• Catherina Væversted Lauritzen
  • Karina Brix Nissen
4. term, Public Health, Master (Master Programme)
Background: The prevalence of type 2 diabetes (DM2) is increasing, and is estimated to continue to increase, which is problematic, both socio-economic, but also for the life quality of the individuals living with DM2. The municipal prevention of DM2 includes a type 2 diabetes rehabilitation program (DM2 rehabilitation program), that aims at changing the health behavior of the citizen with DM2, which highlights the importance of the citizen experience. DM2 programs shows varying degrees of achieved health behavior change. It is therefore problematic if the citizen is not motivated, and does not maintain, and possibly improve, the achieved health behaviors, which he has acquired through the rehabilitation program.

Objective: To examine how the citizen with DM2 experience their own achieved health behaviors during the participation of a DM2 rehabilitation program and follow-ups. And how change management initiatives can be designed for the follow-ups, so the citizen is motivated to maintain, and possibly improve, health behaviors.

Method: The method is based on a qualitative theory-interpretative case study, based on empirical data gathered through a participating observation of a 12 month follow-up, as well as three semi-structured individual interviews with citizens of the program. The theoretical perspective was based on a phenomenological-hermeneutic approach. The analysis seeking meaning consists of a theoretical interpretation of the empirical data, by using the Self-determination Theory (SDT) and Sense of Coherence (SOC) in an effort to gain understanding of the empirical data.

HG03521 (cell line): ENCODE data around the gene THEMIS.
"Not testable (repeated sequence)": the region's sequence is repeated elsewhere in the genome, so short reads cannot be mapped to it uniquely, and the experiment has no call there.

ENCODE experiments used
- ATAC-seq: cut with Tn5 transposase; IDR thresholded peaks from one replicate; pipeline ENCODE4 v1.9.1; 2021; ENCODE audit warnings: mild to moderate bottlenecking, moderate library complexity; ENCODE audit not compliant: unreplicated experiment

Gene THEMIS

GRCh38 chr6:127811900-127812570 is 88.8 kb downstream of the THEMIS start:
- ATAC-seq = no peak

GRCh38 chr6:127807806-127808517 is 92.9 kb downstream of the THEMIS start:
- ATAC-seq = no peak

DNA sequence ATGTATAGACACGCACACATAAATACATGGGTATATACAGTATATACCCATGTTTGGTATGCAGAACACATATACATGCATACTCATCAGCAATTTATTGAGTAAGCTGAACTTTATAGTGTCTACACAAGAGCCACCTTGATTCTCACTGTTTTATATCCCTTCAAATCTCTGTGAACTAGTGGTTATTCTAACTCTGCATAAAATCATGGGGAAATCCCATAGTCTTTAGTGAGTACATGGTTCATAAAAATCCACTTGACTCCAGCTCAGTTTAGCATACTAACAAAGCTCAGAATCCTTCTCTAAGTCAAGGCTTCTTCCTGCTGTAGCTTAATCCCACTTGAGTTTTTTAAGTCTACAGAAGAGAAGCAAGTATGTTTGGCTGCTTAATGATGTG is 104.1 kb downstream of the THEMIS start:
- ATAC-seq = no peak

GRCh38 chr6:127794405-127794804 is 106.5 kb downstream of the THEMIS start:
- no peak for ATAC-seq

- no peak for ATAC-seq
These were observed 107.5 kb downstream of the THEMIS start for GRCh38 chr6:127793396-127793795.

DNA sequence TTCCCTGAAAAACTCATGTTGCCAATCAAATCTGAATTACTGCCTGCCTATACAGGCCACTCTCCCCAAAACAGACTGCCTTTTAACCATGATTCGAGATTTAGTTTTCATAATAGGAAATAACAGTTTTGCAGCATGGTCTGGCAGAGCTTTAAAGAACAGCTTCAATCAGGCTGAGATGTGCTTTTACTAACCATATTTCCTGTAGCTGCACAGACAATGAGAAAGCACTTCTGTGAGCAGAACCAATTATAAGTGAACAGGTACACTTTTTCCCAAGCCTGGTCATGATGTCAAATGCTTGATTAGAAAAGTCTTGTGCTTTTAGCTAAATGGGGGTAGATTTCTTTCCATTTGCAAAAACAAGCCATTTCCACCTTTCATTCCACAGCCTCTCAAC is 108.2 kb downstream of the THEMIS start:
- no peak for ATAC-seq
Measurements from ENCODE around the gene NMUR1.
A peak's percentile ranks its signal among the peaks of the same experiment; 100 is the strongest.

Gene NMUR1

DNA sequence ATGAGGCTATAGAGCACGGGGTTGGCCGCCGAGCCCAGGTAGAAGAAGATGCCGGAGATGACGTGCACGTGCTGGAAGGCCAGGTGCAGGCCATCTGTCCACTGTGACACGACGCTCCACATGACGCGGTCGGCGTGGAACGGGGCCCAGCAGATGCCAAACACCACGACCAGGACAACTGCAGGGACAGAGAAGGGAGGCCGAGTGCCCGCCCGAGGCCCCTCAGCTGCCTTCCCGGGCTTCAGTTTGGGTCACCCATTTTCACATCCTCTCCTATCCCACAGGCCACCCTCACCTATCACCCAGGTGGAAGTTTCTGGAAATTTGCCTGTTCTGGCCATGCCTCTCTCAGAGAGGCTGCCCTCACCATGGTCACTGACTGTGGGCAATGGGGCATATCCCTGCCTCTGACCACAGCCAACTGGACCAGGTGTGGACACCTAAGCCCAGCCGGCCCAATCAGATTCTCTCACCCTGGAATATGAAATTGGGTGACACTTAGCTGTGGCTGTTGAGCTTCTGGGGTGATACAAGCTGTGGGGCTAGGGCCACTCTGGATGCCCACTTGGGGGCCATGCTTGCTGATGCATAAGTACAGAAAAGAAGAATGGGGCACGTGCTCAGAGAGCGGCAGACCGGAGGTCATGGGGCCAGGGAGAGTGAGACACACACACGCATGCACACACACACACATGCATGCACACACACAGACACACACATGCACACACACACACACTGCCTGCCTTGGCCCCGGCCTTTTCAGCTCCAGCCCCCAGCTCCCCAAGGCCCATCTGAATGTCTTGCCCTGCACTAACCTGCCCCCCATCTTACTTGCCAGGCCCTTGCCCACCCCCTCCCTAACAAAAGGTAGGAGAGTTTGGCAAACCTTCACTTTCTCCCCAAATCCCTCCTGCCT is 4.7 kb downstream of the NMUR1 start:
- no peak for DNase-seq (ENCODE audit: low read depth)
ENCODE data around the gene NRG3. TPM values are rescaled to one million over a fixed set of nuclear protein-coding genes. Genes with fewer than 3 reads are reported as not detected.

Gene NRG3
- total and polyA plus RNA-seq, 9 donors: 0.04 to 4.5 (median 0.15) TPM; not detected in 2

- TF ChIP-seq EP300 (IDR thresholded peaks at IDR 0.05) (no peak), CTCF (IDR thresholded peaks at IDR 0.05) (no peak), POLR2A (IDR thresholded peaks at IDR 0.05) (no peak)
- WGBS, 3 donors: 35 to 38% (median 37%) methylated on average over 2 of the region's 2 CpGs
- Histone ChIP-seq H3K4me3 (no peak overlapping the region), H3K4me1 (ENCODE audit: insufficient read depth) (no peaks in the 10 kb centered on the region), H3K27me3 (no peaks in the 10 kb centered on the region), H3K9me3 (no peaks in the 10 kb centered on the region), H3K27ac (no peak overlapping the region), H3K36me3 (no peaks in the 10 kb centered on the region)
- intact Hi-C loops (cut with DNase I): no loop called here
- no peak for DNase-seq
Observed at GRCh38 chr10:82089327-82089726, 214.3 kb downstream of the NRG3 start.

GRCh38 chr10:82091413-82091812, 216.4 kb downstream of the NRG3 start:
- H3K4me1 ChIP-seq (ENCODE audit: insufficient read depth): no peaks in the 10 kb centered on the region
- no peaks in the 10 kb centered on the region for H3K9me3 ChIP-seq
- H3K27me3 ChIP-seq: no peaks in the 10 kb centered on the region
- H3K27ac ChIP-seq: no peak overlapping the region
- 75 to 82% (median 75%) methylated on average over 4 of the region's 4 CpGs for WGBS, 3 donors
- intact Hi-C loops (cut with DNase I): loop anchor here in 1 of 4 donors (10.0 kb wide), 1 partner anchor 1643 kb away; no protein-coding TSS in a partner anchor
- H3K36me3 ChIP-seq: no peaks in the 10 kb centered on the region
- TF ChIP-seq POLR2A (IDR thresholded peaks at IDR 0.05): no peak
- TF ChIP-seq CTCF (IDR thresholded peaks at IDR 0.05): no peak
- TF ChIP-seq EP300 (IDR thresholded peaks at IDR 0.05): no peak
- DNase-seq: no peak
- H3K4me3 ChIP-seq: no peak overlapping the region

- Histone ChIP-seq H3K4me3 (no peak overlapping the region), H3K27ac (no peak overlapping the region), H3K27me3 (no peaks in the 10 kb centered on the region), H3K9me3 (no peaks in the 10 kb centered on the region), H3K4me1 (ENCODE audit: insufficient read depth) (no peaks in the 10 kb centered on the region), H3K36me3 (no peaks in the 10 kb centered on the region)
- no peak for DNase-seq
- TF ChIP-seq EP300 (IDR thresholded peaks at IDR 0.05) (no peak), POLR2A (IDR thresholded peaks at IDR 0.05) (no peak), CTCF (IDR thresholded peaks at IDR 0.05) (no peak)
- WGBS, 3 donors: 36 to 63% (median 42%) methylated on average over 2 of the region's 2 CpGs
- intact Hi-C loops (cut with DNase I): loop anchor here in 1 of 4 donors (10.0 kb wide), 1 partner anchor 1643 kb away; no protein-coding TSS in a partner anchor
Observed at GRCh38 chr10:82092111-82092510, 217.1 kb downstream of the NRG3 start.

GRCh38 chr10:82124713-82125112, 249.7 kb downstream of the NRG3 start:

Results: Four categories appeared with relevance to the citizen experience of the achieved health behavior change from the program and follow-ups, along with what motivates to maintain and potentially improve the health behavior. The first category contained “Experience of achieved health behavior change from the DM2 rehabilitation program and follow-ups”. The second category contained “The community among the participants”. The third category contained “Clarification of the risk of late diabetic complications”. The fourth category contained “Establishment and visualization of health related goals”.

Conclusion: Citizens experienced varying degrees of SOC and achieved health behavior change during the DM2 rehabilitation program. However, none of the citizens experienced that the follow-ups contributed to SOC and health behavior change. Change management initiatives can assist with citizen’s experience of SOC and motivation for maintaining, and possibly improving, health behavior during the follow-ups, through the following points: “The establishment of a Facebook group”, “The establishment of a workout buddy” and “Establishment and visualization of health related goals”.
Publication date27 May 2016
Number of pages246
ID: 234258216